How Well Do Local Algorithms Solve Semidefinite Programs?

Zhou Fan, Andrea Montanari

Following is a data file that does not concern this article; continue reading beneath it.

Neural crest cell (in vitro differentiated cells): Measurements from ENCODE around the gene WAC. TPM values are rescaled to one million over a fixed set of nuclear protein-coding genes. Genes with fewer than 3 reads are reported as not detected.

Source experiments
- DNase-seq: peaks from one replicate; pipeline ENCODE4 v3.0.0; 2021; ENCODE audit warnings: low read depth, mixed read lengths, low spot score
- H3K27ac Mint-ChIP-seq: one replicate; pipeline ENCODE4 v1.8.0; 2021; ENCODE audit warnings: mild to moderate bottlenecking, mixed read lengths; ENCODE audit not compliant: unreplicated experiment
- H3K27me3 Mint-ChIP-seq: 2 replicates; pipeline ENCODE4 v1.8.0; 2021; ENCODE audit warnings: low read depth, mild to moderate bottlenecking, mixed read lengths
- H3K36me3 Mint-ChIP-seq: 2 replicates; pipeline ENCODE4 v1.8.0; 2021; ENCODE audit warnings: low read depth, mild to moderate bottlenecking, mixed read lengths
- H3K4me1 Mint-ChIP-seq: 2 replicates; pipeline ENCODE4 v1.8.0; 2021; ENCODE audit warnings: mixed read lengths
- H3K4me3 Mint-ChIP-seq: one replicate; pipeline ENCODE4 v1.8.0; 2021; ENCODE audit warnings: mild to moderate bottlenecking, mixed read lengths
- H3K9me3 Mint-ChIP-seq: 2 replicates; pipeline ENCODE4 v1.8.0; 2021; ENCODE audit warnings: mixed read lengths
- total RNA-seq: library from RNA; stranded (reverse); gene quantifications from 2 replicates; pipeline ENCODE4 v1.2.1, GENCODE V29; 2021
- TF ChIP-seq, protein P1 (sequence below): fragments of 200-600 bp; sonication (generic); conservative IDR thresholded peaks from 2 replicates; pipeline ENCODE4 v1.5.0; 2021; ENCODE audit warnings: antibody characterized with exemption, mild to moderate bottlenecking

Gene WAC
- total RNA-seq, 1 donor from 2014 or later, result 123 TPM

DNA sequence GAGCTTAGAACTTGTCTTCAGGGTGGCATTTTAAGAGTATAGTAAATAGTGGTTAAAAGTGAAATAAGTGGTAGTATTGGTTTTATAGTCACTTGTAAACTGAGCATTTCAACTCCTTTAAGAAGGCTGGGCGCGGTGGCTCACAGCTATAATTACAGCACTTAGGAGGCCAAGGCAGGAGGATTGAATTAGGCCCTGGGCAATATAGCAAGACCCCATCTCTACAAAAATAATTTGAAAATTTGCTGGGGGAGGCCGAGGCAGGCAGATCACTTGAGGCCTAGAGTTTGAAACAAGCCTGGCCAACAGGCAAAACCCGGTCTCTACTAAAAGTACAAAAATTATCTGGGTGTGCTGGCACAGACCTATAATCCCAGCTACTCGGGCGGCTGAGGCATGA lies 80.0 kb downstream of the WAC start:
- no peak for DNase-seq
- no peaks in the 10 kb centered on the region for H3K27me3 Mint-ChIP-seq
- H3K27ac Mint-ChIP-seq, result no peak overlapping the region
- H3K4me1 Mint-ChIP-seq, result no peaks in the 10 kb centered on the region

Several probabilistic models from high-dimensional statistics and machine learning reveal an intriguing --and yet poorly understood-- dichotomy. Either simple local algorithms succeed in estimating the object of interest, or even sophisticated semi-definite programming (SDP) relaxations fail. In order to explore this phenomenon, we study a classical SDP relaxation of the minimum graph bisection problem, when applied to Erd\H{o}s-Renyi random graphs with bounded average degree $d>1$, and obtain several types of results. First, we use a dual witness construction (using the so-called non-backtracking matrix of the graph) to upper bound the SDP value. Second, we prove that a simple local algorithm approximately solves the SDP to within a factor $2d^2/(2d^2+d-1)$ of the upper bound. In particular, the local algorithm is at most $8/9$ suboptimal, and $1+O(1/d)$ suboptimal for large degree. We then analyze a more sophisticated local algorithm, which aggregates information according to the harmonic measure on the limiting Galton-Watson (GW) tree. The resulting lower bound is expressed in terms of the conductance of the GW tree and matches surprisingly well the empirically determined SDP values on large-scale Erd\H{o}s-Renyi graphs. We finally consider the planted partition model. In this case, purely local algorithms are known to fail, but they do succeed if a small amount of side information is available. Our results imply quantitative bounds on the threshold for partial recovery using SDP in this model.

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